August 29, 1983
Appeal from an interlocutory judgment of the Court of Claims (Lengyel, J.), dated July 27, 1982, which, after a trial on the issue of liability only, apportioned 75% liability to the State of New York and 25% liability to claimant Toni Ann Heffler for personal injuries and damages sustained in an automobile accident at the intersection of the Taconic State Parkway and Bryant Pond Road in the Town of Putnam Valley, Putnam County. Interlocutory judgment modified, on the facts, by apportioning 50% liability to the State and 50% liability to claimant Toni Ann Heffler. As so modified, interlocutory judgment affirmed, without costs or disbursements. The Court of Claims was correct in finding that the State created a dangerous condition at the intersection by the installation of a median divider, did nothing to correct it after it became aware of such dangerous condition, and that this was a proximate cause of the accident. Claimant Toni Ann Heffler was employed as a secretary in White Plains. Daily, in traveling to work, she drove westerly on Bryant Pond Road until it intersected the Taconic State Parkway where she turned left onto the parkway and followed it southerly to White Plains. On returning from work she retraced the same route. The intersection of Bryant Pond Road and the Taconic State Parkway, where the accident occurred on January 16, 1978, is a relatively straight section of the parkway with a long but gradual vertical curve, four lanes in width, divided by a box beam median barrier. There are no turning lanes and the intersection radii are quite short. There is a flashing amber beacon on the parkway and a flashing red signal on Bryant Pond Road. In addition to the red blinker, a stop sign at the northeast corner of the intersection faces westbound traffic on Bryant Pond Road. There was evidence that in March, 1976, the Chief Engineer of the East Hudson Parkway Authority had notified the Regional Director of the Department of Transportation that an analysis of intersection accidents on the parkway revealed that, out of 62 intersections studied, Bryant Pond Road was "the most critical location * * * based on its having the greatest number of accidents and injuries, and the highest accident rate". Further, the chief engineer's report showed that prior to the installation of the median barrier in 1967-1968, there were three to four accidents a year at the intersection. But after the installation of the barrier, that number rose to an average of 11 accidents a year. This was the highest number of accidents on the parkway. The report also stated that "[f]rom earlier accident records, our own observations, and the complaints received from motorists, it is clear that a sight obstruction created by the median barrier is a major contributing factor. The crest vertical curve projects the barrier above the sight line of turning and crossing vehicles both to the north and to the south." As to the intersection itself, the report warned that "the narrow median does not provide a safe refuge for turning or crossing vehicles. Bryant Pond motorists must clear traffic in both directions simultaneously before crossing or turning left onto the Parkway." Thus, while the installation of the median barrier may have improved safety conditions generally along the parkway, it actually created a more dangerous condition at this particular intersection. It could be said that with respect to motorists traveling west on Bryant Pond Road and intending to go south on the parkway, the State had created a trap. The Court of Claims, in holding that New York State was 75% liable for the accident in question, did not predicate its finding on the alleged original negligent design or construction of the parkway, nor on any assertion that the median barriers were installed in 1967-1968 without adequate study or reasonable basis (cf. Weiss v Fote, 7 N.Y.2d 579, 589; Russell v State of New York, 75 A.D.2d 907, affd 53 N.Y.2d 986). The sole basis of its finding was the State of New York's "failure, after the barriers were installed, to take reasonable steps to modify the intersection once they knew of the dangerous condition created by the median barrier and lack of refuge; a danger that the State's `safety experts' knew the flashing indicator had failed to correct". Consequently, the court found that the State's negligence was a proximate cause of the accident and claimant Toni Ann Heffler's injuries. There is no merit to the State's claim that the collision of a northbound vehicle with the claimant's car was an intervening act severing the State's liability for any negligence on its part. It is clear that the accident that occurred, including the participation of the other car, was foreseeable by the State based on its own statistics. In order for an intervening act to relieve a defendant of liability, it must be unusual and unexpected and not the usual and ordinary result of a situation caused by defendant's negligence. As the Court of Appeals noted in Derdiarian v Felix Contr. Co. ( 51 N.Y.2d 308, 315): "Where the acts of a third person intervene between the defendant's conduct and the plaintiff's injury, the causal connection is not automatically severed. In such a case, liability turns upon whether the intervening act is a normal or foreseeable consequence of the situation created by the defendant's negligence (see Parvi v City of Kingston, 41 N.Y.2d 553, 560; Restatement, Torts 2d, §§ 443, 449; Prosser, Law of Torts, § 44). If the intervening act is extraordinary under the circumstances, not foreseeable in the normal course of events, or independent of or far removed from the defendant's conduct, it may well be a superseding act which breaks the causal nexus (see, e.g., Martinez v Lazaroff, 48 N.Y.2d 819, 820; Ventricelli v Kinney System Rent A Car, 45 N.Y.2d 950, 952, supra; Rivera v City of New York, 11 N.Y.2d 856). Because questions concerning what is foreseeable and what is normal may be the subject of varying inferences, as is the question of negligence itself, these issues generally are for the fact finder to resolve." Here, the fact finder properly resolved this issue in favor of the claimants insofar as the liability of the State is concerned. However, the court also properly found that claimant Toni Ann Heffler was partially at fault for the accident due to a judgmental driving error which was a proximate cause of the accident. She was aware of the danger confronting a motorist traveling westerly on Bryant Pond Road intending to cross the northbound lane of the parkway for the purpose of a left turn into one of the southbound lanes. The sight obstruction caused by the median barrier, compounded by the lack of a safe turning refuge area between the northbound and southbound lanes of traffic, created what the court stated to be a "driving stress condition" which "foreseeably could cause a judgmental error in making the critical choice of go or stay". This stress condition at the time of the accident was also exacerbated by a pile of snow near the southeast corner of the intersection which partially obscured her vision when she had to make the critical choice to move or stay at the stop line. Thus, this error in judgment was a proximate cause of the accident. We hold that error in driving judgment by the claimant Toni Ann Heffler in proceeding into the intersection without taking the proper precautionary measures for observing any oncoming traffic when her vision was partially obscured was a concurrent proximate cause of the accident to the extent that it constituted 50% rather than 25% of the cause. We are, therefore, modifying the interlocutory judgment accordingly (see Court of Claims Act, § 24). Mollen, P.J., Weinstein and Rubin, JJ., concur.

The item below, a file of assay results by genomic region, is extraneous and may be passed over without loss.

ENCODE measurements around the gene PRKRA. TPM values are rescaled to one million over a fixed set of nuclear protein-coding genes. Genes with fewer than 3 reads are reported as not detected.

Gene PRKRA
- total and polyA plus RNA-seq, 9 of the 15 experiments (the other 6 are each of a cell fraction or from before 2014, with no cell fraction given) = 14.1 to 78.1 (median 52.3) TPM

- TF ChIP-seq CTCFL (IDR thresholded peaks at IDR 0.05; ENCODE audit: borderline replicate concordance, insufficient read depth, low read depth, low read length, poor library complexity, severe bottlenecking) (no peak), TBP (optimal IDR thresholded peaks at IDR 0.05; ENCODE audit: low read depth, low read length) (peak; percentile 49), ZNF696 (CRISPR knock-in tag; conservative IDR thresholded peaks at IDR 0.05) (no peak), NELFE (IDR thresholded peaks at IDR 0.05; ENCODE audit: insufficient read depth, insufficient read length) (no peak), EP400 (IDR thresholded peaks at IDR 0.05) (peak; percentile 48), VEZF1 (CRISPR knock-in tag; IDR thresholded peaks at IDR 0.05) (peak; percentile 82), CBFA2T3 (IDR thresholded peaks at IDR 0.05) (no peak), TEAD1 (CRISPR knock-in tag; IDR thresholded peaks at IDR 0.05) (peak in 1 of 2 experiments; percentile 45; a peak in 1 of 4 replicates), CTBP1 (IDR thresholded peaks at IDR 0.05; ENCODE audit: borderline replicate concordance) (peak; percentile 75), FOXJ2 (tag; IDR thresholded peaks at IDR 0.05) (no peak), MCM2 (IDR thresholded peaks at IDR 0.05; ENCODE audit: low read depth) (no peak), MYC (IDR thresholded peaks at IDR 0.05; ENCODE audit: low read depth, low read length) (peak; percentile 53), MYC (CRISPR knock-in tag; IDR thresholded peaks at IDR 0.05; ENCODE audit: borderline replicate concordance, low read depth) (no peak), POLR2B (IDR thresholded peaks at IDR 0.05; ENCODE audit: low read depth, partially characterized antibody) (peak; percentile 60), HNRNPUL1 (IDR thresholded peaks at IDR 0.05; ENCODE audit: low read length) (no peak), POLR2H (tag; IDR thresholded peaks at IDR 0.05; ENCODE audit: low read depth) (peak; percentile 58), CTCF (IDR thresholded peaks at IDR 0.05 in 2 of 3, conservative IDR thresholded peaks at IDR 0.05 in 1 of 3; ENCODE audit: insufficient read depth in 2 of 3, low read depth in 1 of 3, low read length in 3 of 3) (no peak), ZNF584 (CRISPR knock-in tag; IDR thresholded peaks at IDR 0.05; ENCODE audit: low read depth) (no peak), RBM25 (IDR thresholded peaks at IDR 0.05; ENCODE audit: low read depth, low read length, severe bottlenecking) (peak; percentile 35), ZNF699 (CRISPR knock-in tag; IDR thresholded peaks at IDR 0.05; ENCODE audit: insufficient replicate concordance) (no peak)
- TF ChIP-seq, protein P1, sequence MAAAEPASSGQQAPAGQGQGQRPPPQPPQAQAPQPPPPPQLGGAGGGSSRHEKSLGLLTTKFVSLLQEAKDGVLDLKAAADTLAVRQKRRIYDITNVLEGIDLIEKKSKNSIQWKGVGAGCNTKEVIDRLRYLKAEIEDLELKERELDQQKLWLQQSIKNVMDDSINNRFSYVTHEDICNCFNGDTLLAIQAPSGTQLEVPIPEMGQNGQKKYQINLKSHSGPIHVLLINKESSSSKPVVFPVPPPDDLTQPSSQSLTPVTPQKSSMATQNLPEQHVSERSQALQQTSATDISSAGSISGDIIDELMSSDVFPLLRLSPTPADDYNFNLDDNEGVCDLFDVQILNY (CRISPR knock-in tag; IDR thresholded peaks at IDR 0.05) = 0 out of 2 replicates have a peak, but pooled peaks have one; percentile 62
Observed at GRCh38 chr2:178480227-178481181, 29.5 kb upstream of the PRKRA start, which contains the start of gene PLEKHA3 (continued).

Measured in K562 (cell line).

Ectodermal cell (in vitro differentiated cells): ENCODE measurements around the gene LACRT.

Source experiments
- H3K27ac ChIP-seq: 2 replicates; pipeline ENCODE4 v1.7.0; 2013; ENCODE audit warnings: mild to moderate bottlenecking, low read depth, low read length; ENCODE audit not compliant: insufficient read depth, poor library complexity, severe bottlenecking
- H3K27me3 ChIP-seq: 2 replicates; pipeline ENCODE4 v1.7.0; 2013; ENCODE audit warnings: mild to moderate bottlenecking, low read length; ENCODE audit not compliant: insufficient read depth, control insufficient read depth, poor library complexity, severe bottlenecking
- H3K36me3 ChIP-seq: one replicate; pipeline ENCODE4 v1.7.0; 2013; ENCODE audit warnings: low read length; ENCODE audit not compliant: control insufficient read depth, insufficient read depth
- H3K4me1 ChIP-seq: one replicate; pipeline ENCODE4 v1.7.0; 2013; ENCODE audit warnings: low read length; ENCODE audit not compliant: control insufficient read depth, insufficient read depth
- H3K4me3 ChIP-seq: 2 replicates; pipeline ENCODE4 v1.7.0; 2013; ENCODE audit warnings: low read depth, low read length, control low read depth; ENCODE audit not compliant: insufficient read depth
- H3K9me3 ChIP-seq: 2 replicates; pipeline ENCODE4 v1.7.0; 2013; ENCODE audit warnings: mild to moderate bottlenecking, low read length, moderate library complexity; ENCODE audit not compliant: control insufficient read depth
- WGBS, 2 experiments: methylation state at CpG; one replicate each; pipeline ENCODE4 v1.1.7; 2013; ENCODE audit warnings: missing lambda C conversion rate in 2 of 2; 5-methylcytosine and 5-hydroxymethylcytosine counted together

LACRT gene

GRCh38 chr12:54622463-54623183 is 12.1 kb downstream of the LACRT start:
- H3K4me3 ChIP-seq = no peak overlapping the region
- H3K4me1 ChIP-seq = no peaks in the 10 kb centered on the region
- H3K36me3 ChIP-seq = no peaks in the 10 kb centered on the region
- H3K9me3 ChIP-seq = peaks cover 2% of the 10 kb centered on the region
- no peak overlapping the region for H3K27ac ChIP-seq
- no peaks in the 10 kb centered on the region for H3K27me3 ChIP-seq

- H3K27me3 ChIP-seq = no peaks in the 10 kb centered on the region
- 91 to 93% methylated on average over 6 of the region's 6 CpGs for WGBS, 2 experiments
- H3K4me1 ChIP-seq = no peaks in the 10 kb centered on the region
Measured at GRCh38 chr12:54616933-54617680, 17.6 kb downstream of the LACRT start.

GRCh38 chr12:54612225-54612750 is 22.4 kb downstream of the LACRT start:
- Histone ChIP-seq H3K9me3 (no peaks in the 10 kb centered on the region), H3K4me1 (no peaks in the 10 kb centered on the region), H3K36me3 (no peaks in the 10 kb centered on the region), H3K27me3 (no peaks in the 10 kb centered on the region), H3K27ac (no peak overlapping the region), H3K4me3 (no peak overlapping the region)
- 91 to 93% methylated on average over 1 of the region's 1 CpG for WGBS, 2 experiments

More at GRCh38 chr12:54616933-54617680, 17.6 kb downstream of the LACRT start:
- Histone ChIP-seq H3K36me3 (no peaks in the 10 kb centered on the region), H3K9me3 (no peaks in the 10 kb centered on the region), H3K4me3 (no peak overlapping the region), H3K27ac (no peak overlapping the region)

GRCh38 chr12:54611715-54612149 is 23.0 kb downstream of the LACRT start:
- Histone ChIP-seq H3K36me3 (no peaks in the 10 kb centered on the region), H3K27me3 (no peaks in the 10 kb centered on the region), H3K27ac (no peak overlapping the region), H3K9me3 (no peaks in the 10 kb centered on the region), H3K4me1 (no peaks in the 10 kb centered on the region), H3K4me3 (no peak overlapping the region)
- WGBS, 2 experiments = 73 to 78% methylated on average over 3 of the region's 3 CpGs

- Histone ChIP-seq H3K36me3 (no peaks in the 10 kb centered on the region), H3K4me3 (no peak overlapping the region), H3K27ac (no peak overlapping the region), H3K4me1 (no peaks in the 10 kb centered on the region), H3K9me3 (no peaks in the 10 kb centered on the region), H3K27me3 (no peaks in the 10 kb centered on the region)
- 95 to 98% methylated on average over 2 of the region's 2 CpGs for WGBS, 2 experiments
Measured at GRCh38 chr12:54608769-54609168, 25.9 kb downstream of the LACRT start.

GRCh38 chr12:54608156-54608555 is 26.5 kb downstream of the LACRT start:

While proceeding west on Bryant Pond Road and crossing the northbound lane of the Taconic State Parkway to turn south, claimant Toni Ann Heffler's car was struck by a northbound vehicle. In her personal injury claim against the State, Heffler's principal focus was the State's negligence in the design of the Bryant Pond Road intersection and its failure to remove snow from the southeast corner of the intersection where it obstructed vision. After a trial on the issue of liability only, the Court of Claims found that the State had failed to take reasonable steps to modify the intersection even though its employees were aware of the dangerous condition created by the median barrier between north and southbound lanes. That barrier deprived westbound drivers crossing the parkway of a clear view of southbound traffic approaching from the right, a situation that was severely exacerbated by the lack of any refuge space between northbound and southbound lanes if southbound traffic suddenly appeared. Despite the fact that obstructed vision of southbound traffic coming from the right did not appear to be a factor in claimant's case because her car was struck from the left by a northbound car as soon as she entered the parkway, the Court of Claims found the State liable because the median barrier "placed an undue stress on a driver at the Bryant Pond Road intersection; a stress which foreseeably could cause a judgmental error in making the critical choice of go or stay". Furthermore, after finding that the State's failure to push snowbanks further back from the parkway was not negligence or even a proximate cause of the accident, the court determined that the snow partially obscured Heffler's vision and increased the dangers of the intersection. The State's liability was set at 75% and the claimant's at 25% based on her negligence in proceeding onto the parkway with a car approaching on the left. While my colleagues agree with the Court of Claims that the dangerous condition of the intersection caused the accident, they have reassessed liability at 50% for each side. I cannot agree, however, that the design of the median barrier and the lack of refuge space was a proximate cause of this collision since Heffler's view of the northbound car that struck her vehicle was not obstructed by the barrier and refuge space never came into play. As to "stress" caused claimant by the design of the intersection, there is not an iota of evidence in the record concerning either her personal stress or that of any other person who ever entered the intersection. My disagreement with the majority concerning liability for the intersection design relates solely to proximate cause since proof of negligence was ample. At its intersection with Bryant Pond Road the parkway consisted of four lanes divided by a metal box beam median barrier approximately 27 to 30 inches high with three-inch-wide metal posts situated six feet apart. While the barrier separated northbound and southbound lanes, no actual median area actually exists between the lanes. Over the center of the intersection was a suspended flashing signal with a yellow indicator displayed to parkway travelers and a red indicator to Bryant Pond Road motorists. There was also a stop sign at the northeast corner of the intersection facing the westbound traffic on Bryant Pond Road. In a 1976 report by the Chief Engineer of East Hudson Parkway Authority, the intersection at issue was selected as the most critical intersection on the parkway, with the sight obstruction created by the median barrier a major contributing factor. The report also warned that "the narrow median does not provide a safe refuge for turning or crossing vehicles" so a driver intending to cross half the intersection before turning left was left without proper vision of oncoming traffic on the right and no place to hide if such traffic suddenly appeared. Although claimant's retrograde amnesia prevented her from remembering the circumstances leading up to the accident, she did produce eyewitness Andrew Schug, the operator of the vehicle immediately behind her when the accident occurred. Schug testified that a pile of snow three to three and one-half feet high set back one foot from the southeastern corner of the intersection "somewhat blocked" the view of the traffic in the northbound lane of the parkway. The snow had fallen on the Friday night and Saturday morning prior to the Monday morning accident. Schug noted that he could not get a good view of traffic until he was "partially into the intersection" about a foot or so over the stop line but behind the traveled portion of the parkway. Although proof and theory supporting negligence and proximate cause overlap, they are not the same conceptually and evidence of negligence alone is not enough to establish liability ( Sheehan v City of New York, 40 N.Y.2d 496, 501; Dunn v State of New York, 29 N.Y.2d 313; Brogan v Zummo, 92 A.D.2d 533). The concept of proximate cause incapable of precise definition, stems from policy considerations that serve to place manageable limits upon liability for negligent conduct ( Derdiarian v Felix Contr. Corp., 51 N.Y.2d 308, 314; Ventricelli v Kinney System Rent A Car, 45 N.Y.2d 950, 952). Proximate cause must "`be determined on the facts of each case upon mixed considerations of logic, common sense, justice, policy and precedent'" (Prosser, Law of Torts [4th ed], § 42, p 249). Some of the factors to be considered include the relationship between the parties, temporal duration, spatial relation, foreseeability and public policy (see Pagan v Goldberger, 51 A.D.2d 508, 511-512). Although the causation issue is generally left for the trier of fact, it is the court's function to determine if a prima facie case of causation has been established ( Ventricelli v Kinney System Rent A Car, 45 N.Y.2d 950, supra). Since conjecture and speculation cannot substitute for proof of causation (see Monahan v Weichert, 82 A.D.2d 102, 108; Kinch v Adams, 46 A.D.2d 467, 469), on this record it cannot be said that the accident involving a northbound vehicle was rendered any more probable by the existence of the barrier which obstructed the view of southbound traffic. Although the trial court circumvented the causation problem by attributing the accident to the stress suffered by all westbound drivers who entered the intersection, the record is wholly bare of evidence to support the conjecture. The trial court's determination simply rendered the State an insurer of every westbound vehicle which entered the intersection. As to the obstructive visual effect of the snowbanks, I agree with the Court of Claims that there was insufficient proof that the existence or position of these snowbanks established negligence on the part of the State. While the State must correct dangerous conditions on its highways, there was no showing that it had a reasonable opportunity to do anything more about the snow that had been pushed off the roadway of the parkway (see Stuart-Bullock v State of New York, 33 N.Y.2d 418; Hicks v State of New York, 4 N.Y.2d 1). In the absence of proof that the State had any reasonable opportunity to remedy the situation in the brief period following the snow storm, there is no basis for finding the State negligent in failing to eliminate the purported obstruction to vision (see Mandel v City of New York, 44 N.Y.2d 1004; Harrington v City of Buffalo, 121 N.Y. 147; 1 New York Pattern Jury Instructions [2d ed] 2:225A, pp 523-524; cf. Smart v Wozniak, 58 A.D.2d 993). Accordingly, I dissent and vote to reverse and dismiss the claim.